Starving Manatees Are Still Dying

Florida's manatees are vanishing because of starvation and polluted water.
Center for     Biological    Diversity   
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Hi Everyaction,

Mother manatees devote most of their energy to feeding and protecting their calves.

But the massive die-off of Florida manatees has left calves orphaned. Starvation and polluted water are pushing these sea creatures to the brink.

Please help with an urgent gift to the Saving Life on Earth Fund. All donations will be matched.

Last year was the deadliest on record for manatees.

More than half of the record 1,100 deaths of Florida manatees in 2021 were in prime, year-round habitat in the Indian River Lagoon on the Atlantic Coast.

And already this year, hundreds more have died — in an ecocide that shows no signs of letting up.

Nutrient pollution is poisoning the Indian River Lagoon, creating toxic algal blooms and throwing the ecosystem out of whack.

It's gotten so bad that the U.S. Fish and Wildlife Service has taken to feeding the manatees romaine lettuce. But that stopgap measure isn't enough.

The Center has fought for years to protect manatees, including through lawsuits to secure Endangered Species Act protection for them.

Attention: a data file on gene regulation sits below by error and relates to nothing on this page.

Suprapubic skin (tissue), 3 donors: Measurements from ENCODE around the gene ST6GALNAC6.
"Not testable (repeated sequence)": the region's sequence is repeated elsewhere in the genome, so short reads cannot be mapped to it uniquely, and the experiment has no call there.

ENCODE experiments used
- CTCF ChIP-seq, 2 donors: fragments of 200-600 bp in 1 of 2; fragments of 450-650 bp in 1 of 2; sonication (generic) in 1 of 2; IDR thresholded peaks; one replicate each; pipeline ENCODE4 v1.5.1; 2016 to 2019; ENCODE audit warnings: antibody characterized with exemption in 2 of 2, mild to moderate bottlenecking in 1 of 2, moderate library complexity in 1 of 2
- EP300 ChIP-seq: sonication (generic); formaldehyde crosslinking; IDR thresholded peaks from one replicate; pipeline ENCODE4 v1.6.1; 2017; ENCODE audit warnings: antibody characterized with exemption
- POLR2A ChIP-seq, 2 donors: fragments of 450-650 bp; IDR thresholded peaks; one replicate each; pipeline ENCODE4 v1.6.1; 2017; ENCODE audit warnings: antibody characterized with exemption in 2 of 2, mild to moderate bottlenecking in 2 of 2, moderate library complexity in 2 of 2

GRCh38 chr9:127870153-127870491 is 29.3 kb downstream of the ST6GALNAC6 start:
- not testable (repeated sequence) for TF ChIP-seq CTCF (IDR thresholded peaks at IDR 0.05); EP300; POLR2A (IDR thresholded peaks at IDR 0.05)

We took legal action to force the Environmental Protection Agency to work with the Fish and Wildlife Service to address the clean-water standards that are failing manatees so tragically.

And we're challenging the Service's inaction on updating their critical habitat designation — a step it agreed was necessary more than a decade ago.

The rising death toll is proof Florida's manatees are in crisis.

If we're going to put these gentle giants on the path to recovery, we need to give them a home free of the pollution that kills off their food.

Please make a matched gift today to the Saving Life on Earth Fund and help us save manatees.

For the wild,

Kierán Suckling

Kierán Suckling
Executive Director
Center for Biological Diversity


P.S. Monthly supporters who give steady gifts of $10 or $20 sustain the Center's work for wildlife. Do your part by starting a monthly donation.

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Photo of manatee from DepositPhotos.
Center for Biological Diversity
P.O. Box 710
Tucson, AZ 85702
United States